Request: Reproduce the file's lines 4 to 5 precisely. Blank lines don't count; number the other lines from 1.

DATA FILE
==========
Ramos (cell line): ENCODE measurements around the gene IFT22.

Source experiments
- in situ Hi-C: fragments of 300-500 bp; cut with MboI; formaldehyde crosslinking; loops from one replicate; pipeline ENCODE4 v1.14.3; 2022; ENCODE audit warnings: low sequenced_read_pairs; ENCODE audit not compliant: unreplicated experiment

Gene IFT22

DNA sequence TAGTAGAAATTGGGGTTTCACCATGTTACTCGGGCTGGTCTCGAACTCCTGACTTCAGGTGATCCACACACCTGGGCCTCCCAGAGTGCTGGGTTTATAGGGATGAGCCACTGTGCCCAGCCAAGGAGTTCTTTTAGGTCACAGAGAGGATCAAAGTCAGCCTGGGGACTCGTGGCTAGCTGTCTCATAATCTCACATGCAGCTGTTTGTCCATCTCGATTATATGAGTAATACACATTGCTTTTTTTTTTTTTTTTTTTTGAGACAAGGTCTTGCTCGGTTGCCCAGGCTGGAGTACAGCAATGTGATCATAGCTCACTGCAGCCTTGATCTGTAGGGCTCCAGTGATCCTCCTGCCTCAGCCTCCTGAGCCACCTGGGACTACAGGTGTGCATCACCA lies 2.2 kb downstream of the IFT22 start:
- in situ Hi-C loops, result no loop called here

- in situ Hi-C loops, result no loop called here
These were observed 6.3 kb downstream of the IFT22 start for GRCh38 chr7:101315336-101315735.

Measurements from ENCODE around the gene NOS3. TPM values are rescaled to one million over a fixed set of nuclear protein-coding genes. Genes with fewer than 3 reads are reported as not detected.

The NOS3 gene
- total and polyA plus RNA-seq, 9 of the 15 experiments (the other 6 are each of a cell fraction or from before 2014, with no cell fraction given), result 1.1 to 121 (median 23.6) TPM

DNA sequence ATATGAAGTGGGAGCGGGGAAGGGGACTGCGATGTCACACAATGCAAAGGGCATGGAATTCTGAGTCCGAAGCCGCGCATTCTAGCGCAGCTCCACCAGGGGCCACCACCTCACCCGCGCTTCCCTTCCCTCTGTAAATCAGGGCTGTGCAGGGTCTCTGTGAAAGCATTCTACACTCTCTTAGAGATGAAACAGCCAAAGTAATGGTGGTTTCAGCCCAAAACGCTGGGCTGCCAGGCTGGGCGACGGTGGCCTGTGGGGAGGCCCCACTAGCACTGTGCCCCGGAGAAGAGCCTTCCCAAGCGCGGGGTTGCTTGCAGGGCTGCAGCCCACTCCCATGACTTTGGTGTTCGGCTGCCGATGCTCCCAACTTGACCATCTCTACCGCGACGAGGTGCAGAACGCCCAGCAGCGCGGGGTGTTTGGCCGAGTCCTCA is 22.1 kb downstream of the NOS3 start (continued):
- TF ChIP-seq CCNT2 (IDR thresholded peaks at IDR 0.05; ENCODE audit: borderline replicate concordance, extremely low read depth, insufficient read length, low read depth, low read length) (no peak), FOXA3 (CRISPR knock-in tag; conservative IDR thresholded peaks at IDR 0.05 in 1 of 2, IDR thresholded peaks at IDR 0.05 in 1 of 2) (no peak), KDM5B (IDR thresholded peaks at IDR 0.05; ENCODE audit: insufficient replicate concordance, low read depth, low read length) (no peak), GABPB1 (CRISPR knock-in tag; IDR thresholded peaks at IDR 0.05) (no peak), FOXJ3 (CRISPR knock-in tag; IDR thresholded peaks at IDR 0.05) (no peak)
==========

Gene IFT22

DNA sequence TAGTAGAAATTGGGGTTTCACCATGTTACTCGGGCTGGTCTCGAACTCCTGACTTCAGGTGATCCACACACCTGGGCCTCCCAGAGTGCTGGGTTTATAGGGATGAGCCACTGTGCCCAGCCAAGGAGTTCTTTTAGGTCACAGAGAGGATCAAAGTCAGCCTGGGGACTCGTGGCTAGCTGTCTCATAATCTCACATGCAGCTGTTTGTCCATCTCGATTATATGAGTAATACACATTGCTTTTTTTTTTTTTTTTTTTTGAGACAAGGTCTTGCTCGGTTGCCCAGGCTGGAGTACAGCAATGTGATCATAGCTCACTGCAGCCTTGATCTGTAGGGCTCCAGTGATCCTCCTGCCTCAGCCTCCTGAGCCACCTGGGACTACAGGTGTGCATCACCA lies 2.2 kb downstream of the IFT22 start: